CanKor has more on NGOs here.


WHO launches health initiative in DPRK

Monday, April 26th, 2010

UPDATE:  According to the Associated Press (Via Washinton Post):

North Korea formally launched a medical videoconference network Tuesday aimed at giving smaller, rural hospitals access to specialists in the capital Pyongyang with the help of the World Health Organization.

WHO has been providing cameras, computers and other equipment to North Korea to help the reclusive, impoverished country connect a main hospital in Pyongyang with medical facilities in 10 provinces. The system is designed to allow doctors to talk to each other to provide additional services to rural patients.

On Tuesday, North Korean health officials and visiting WHO Director-General Margaret Chan held the formal inaugural ceremony for the system at the Kim Man Yu hospital in Pyongyang, according to footage from broadcaster APTN.

“This is an excellent vision because it meets the needs of the government,” Chan said.

Chan, clad in a white gown, later tested the system by talking with provincial doctors via video link.

One unidentified doctor at Jagang province, about 150 miles (240 kilometers) north of Pyongyang, told Chan he is satisfied with the system because it’s too far for his patients to visit specialists in the capital.

She arrived in Pyongyang on Monday, becoming the U.N. agency’s first chief to visit the communist country since 2001.

WHO opened its office in Pyongyang in 2001 and has coordinated the purchase of medical equipment and supplies for North Koreans. The world’s health body says on its Web site that it is currently focusing on strengthening the North’s health infrastructure.

ORIGINAL POST: According to the Associated Press (via Taiwan News):

World Health Organization Director-General Margaret Chan arrived in North Korea on Monday on a rare visit to the isolated country.

The U.N. body has said Chan will spend two days in the reclusive communist country _ the first chief to go since 2001 _ to tour health facilities and meet the country’s health minister.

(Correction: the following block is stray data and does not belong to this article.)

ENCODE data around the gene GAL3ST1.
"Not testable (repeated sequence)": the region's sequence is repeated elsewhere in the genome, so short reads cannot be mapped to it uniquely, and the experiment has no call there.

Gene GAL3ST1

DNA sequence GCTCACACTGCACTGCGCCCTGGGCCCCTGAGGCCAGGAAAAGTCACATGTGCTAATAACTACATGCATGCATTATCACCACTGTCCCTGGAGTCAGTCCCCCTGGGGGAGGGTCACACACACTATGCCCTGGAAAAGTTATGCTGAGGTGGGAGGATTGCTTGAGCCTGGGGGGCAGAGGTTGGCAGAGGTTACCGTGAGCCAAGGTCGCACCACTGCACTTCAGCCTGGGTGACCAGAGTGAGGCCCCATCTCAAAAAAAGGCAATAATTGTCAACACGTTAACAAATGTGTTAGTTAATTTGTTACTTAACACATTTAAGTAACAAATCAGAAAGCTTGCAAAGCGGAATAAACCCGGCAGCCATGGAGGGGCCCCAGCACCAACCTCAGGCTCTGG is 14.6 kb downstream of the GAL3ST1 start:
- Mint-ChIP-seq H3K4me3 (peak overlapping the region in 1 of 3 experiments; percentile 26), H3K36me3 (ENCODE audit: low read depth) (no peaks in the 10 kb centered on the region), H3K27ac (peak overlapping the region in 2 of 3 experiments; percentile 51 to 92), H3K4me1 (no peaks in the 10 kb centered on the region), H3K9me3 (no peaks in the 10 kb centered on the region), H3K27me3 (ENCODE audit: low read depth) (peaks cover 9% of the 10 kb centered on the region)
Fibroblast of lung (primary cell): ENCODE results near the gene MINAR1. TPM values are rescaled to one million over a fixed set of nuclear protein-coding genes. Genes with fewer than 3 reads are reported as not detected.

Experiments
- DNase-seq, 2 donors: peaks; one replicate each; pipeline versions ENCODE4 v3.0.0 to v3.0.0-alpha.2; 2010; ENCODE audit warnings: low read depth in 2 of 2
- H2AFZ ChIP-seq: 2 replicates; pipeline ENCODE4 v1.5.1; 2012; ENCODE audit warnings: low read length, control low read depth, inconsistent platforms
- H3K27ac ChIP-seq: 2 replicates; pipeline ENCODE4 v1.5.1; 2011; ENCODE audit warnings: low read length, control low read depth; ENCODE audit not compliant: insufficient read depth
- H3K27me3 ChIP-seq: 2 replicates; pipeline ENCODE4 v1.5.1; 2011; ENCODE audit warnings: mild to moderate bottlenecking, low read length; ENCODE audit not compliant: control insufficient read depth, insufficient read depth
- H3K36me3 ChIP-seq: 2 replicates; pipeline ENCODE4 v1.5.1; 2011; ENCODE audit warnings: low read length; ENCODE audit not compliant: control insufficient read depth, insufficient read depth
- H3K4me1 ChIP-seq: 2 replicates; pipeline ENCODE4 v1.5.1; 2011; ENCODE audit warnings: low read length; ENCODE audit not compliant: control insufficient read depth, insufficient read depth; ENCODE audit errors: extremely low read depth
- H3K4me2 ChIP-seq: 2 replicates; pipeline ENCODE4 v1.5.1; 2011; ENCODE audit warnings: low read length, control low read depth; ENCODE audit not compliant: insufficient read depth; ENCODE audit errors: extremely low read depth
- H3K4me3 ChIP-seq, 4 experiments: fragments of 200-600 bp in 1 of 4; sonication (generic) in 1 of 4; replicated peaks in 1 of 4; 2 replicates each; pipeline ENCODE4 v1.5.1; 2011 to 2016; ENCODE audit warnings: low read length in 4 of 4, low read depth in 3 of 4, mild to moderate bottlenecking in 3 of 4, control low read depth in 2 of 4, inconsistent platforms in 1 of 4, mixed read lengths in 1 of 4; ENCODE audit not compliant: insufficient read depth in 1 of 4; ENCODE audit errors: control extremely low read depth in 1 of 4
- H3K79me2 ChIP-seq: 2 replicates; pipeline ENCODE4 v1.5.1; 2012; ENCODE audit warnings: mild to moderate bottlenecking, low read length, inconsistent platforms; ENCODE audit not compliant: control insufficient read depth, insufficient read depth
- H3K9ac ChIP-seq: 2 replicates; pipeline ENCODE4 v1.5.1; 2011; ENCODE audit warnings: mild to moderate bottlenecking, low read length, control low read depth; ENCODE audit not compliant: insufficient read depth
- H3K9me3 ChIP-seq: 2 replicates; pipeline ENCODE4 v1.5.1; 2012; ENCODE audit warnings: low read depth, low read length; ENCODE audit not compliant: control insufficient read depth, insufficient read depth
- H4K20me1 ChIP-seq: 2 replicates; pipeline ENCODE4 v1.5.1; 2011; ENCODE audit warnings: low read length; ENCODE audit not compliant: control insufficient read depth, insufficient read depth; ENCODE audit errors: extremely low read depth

The WHO has not provided details of Chan’s itinerary, but the Korean Central News Agency said in a dispatch that Chan arrived in Pyongyang on Monday.

The dispatch said the government held a reception for Chan, who arrived the same day as Red Cross and Red Crescent officials. It was not clear if the visits were connected.

The North faces chronic food shortages and has relied on outside assistance to feed much of its population since a famine believed to have killed as many as 2 million people in the 1990s.

Malnutrition, dysentery, and vitamin and iodine deficiency are believed to pose serious risks among children in the country, which also faces a shortfall of hospitals and lacks an efficient state health care system.

Read the full stories here:
WHO chief arrives in North Korea on rare visit
Associate Press (Taiwan Times)

NKorea launches telemedicine network with WHO help
Associated Press (via Washinton Post)
Kim Hyung-Jin


S. Korea to send powdered milk to N. Korea: Red Cross

Tuesday, March 9th, 2010

According to Yonhap (3/9/2010):

South Korea’s Red Cross said it will send 20 tons of powdered skim milk to North Korea on Wednesday as part of humanitarian aid to the impoverished neighbor.

The aid worth 156 million won (US$137,000) will be delivered on two 11-ton trucks across the inter-Korean border and unloaded in the border town of Kaesong, the Red Cross said in a release.

In January, North Korea accepted a proposal by the South to provide powdered milk along with other types of aid as humanitarian assistance.

Photo in the Hankyoreh.